A Scary Scenario

Khursheed Wani

There is nothing happening in Kashmir that has not been witnessed and endured by the people in the past. Many people compare the present ground situation with the years of early 1990s when insurgency erupted, impacting everything. The fight between Pakistan backed insurgents, enjoying public support, with the clueless state machinery turned Kashmir into a unique battlefield. For the last 28 years, an endless battle of narratives is consuming the hapless local population.

The year 2017 is definitely not 1989. Lot of water has flown down the Jhelum. Kashmir witnessed phases when militancy, in many areas like in Srinagar and south Kashmir’s Kulgam, was completely wiped out. The people overwhelmingly participated in elections and concrete efforts were initiated to bring back the displaced Kashmiri Pandits who left the Valley after the emergence of militancy. These phases could not sustain longer, which brought the situation back to square one.

The five-month relentless unrest triggered by Burhan Wani’s killing in July 2016 brought many of the elements of 1990s back on the scene. The ruthless exertion of state power to quash the uprising revived the horrible memories of a generation.

Delhi has been consistent in its resolve to wipe out separatism as an ideology in Kashmir. The policy has not altered with successive changes in guard even in early 1990s when prime ministers changed after shorter time spans. The difference between 1990s and now, however, is that Delhi has found a highly cooperative state government to achieve its objective. In the beginning of Kashmir insurgency, the National Conference-Congress coalition led by Farooq Abdullah, which had come to power through the infamous 1987 assembly elections, vacated to pave way for direct central rule. Governor Jagmohan and his successor’s former R&AW chief Girish Chander Saxena and former army chief Gen KV Krishna Rao remained at the forefront to quell the uprising until Farooq Abdullah returned in 1996.

The sudden but not unexpected eruption after Burhan’s killing led to drastic changes on ground. The local pro-India leadership suddenly turned untouchable, some even migarted.  The number of militants increased manifold both through local recruitment and infiltration from across the LoC. Militants equipped themselves with guns snatched from police or paramilitary personnel. The political front of the separatist regained sway to shepherd the rebellious population despite curbs on their movement and activities.  Three leaders Syed Ali Geelani, Mirwaiz Umar Farooq and Yasin Malik, after years of acrimony on their political and ideological outlook, suddenly came closer to forge a loose alliance—Joint Resistance Leadership, marginalising  all other separatist leaders.

But the situation has never been more challenging for separatists as it has emerged now. Delhi government is most stable and haughty and one of the elements of its ‘popularity’ is separatist-bashing and use of iron hand to quell anti-India forces in Kashmir. Home Minister Rajnath Singh’s declaration that Kashmir issue would be resolved permanently does not indicate to treading a reconciliatory path. The emerging situation indicates that separatists of all hues would be subjected to face lot of “music”.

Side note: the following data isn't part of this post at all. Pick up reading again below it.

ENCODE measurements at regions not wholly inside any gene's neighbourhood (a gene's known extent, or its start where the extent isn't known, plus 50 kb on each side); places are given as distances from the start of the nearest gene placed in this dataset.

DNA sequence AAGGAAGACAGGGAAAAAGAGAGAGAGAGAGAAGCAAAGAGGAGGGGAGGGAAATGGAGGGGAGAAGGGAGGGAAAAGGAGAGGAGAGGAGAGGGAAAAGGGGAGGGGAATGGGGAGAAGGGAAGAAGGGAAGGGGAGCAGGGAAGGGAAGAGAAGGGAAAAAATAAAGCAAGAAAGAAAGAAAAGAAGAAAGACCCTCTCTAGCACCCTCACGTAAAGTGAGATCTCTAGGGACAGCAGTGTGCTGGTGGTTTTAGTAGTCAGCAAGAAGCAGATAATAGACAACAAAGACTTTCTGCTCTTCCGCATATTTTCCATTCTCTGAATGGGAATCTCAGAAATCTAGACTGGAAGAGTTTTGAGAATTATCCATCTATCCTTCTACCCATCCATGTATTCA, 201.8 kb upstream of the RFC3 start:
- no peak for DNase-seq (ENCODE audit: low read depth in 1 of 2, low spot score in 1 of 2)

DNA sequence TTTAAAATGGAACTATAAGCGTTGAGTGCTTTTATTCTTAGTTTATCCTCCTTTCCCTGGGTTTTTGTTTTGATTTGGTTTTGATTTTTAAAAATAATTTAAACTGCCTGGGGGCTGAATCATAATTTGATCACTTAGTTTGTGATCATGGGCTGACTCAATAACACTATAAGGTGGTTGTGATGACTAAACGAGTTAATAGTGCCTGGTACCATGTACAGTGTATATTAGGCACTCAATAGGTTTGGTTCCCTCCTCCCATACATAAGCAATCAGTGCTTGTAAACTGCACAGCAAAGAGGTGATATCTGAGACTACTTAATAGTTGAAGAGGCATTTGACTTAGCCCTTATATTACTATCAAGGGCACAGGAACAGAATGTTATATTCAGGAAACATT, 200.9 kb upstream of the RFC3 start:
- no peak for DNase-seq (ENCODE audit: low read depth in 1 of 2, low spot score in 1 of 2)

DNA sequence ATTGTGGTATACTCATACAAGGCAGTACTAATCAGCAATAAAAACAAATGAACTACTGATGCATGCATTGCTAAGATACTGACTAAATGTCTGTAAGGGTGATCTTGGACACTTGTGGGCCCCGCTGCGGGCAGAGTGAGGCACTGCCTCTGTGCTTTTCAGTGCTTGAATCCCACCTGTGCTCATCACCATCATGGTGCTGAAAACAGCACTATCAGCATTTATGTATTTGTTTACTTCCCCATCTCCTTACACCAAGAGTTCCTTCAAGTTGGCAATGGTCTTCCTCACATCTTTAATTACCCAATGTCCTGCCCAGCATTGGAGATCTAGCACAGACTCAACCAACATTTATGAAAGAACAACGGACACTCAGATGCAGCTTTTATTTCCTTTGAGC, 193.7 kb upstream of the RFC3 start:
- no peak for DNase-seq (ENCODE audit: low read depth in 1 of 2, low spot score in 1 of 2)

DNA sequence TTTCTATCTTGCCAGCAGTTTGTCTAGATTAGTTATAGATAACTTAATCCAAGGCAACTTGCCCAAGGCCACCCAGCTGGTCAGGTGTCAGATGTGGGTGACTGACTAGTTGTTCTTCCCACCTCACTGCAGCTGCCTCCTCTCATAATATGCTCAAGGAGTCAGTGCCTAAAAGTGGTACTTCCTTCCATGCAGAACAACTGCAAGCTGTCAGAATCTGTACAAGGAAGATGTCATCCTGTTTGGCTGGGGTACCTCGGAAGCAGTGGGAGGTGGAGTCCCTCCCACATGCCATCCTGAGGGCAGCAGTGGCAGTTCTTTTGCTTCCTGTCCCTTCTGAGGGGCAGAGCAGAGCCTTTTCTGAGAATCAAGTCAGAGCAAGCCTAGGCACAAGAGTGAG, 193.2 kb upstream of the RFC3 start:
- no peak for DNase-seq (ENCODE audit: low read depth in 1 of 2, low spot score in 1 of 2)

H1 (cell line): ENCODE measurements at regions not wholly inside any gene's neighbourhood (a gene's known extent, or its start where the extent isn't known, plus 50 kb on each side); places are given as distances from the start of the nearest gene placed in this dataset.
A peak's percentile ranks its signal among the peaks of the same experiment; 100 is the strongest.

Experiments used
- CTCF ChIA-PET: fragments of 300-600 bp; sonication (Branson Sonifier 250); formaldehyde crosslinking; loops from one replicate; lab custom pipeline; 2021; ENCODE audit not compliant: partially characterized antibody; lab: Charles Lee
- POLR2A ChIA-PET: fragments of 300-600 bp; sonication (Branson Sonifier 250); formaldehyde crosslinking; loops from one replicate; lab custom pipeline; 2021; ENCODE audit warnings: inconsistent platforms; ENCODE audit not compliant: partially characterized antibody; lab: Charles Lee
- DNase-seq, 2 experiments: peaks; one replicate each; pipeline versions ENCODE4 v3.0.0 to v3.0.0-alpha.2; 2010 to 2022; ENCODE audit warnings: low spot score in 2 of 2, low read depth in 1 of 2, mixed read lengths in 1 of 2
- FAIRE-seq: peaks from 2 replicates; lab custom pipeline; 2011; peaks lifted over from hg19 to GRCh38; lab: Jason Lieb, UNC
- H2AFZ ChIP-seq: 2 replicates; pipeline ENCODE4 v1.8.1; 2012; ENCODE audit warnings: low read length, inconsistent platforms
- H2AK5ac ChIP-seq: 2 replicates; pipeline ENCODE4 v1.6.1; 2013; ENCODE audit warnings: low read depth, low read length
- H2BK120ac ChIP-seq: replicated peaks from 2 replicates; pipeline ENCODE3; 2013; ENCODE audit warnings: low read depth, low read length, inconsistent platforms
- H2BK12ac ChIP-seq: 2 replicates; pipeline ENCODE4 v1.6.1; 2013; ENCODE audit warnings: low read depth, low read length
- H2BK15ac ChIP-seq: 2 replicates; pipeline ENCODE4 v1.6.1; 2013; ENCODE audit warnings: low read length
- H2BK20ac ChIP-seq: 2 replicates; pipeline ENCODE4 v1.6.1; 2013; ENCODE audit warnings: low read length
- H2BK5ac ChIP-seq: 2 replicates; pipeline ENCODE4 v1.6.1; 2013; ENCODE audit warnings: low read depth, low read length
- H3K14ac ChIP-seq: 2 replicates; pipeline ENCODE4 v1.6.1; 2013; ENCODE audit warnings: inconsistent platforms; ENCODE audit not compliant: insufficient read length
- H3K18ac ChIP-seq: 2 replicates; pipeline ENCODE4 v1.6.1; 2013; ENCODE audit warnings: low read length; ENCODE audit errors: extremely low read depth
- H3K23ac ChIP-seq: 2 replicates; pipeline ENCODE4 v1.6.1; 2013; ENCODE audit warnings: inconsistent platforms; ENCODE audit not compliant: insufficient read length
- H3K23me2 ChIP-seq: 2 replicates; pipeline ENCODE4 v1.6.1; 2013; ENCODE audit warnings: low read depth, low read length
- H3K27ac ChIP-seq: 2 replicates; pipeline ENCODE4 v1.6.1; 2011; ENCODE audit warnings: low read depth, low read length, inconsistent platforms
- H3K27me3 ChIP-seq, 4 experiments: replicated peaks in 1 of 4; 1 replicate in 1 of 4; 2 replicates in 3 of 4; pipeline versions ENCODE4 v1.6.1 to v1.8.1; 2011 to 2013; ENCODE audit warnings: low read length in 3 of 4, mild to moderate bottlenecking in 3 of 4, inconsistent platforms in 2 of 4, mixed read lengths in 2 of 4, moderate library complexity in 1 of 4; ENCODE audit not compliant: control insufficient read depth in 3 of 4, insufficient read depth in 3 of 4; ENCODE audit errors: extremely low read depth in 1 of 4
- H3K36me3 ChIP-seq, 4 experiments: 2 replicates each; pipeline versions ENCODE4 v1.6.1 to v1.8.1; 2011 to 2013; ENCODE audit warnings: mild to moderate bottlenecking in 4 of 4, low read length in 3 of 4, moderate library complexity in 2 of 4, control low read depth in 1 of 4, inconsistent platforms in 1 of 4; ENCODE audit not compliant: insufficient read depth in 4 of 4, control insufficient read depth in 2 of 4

The indications are galore. The National Investigation Agency (NIA) tightened noose around seven separatist leaders or workers for their alleged involvement in receiving funds from Pakistan to perpetuate anti-state activities. They were flown to Delhi and remanded to NIA custody. Cases are being formulated to put them behind bars for a prolonged period. Interestingly, Delhi media, especially the TV, are backing the initiative. The unsubstantiated reports like JKLF’s Yasin Malik owns half of Lal Chowk, proliferate as music to the ears of select audience. Geelani has completed seven years house detention in Srinagar. Mirwaiz and Malik are also facing curbs on their movement.

And, exactly like in the early 1990’s the militant groups, which constitute the vital facet of the separatist camp, are under tremendous pressure. Counter insurgency grid has embarked on a hot pursuit to kill as many militants as they can. The highly incentivized campaign has been backed by perceptible decisions like rewarding a Major who humiliated a Budgam voter by taking him as human shield or quashing military court’s verdict against soldiers involved in fake encounter in Macchil to kill four local youngsters. The campaign to reverse the phenomenon of youth helping militants flee from the encounter sites is being effectively pursued.

There are chinks emerging in the militant groups. Zakir Musa, a prominent south Kashmir militant and former Burhan aide closed ranks with Hizbul Mujahideen. He is speaking against Pakistan and local Hurriyat leaders. Off late, Musa has been appointed local head of an al-Qaeda affiliate. Salahuddin quickly denounced the development saying Kashmiri militants have no global Islamist agenda. The divide, however, is evident on ground, especially in south Kashmir. Is it prelude the internicene fighting of 1990s?

This presents a scary scenario. However, this cannot pave way to any ‘permanent solution’ as perceived by Rajnath Singh. We have seen this happening in the past. The effective alternative still remains to engage with the people and the leadership for an acceptable and durable solution of Kashmir.


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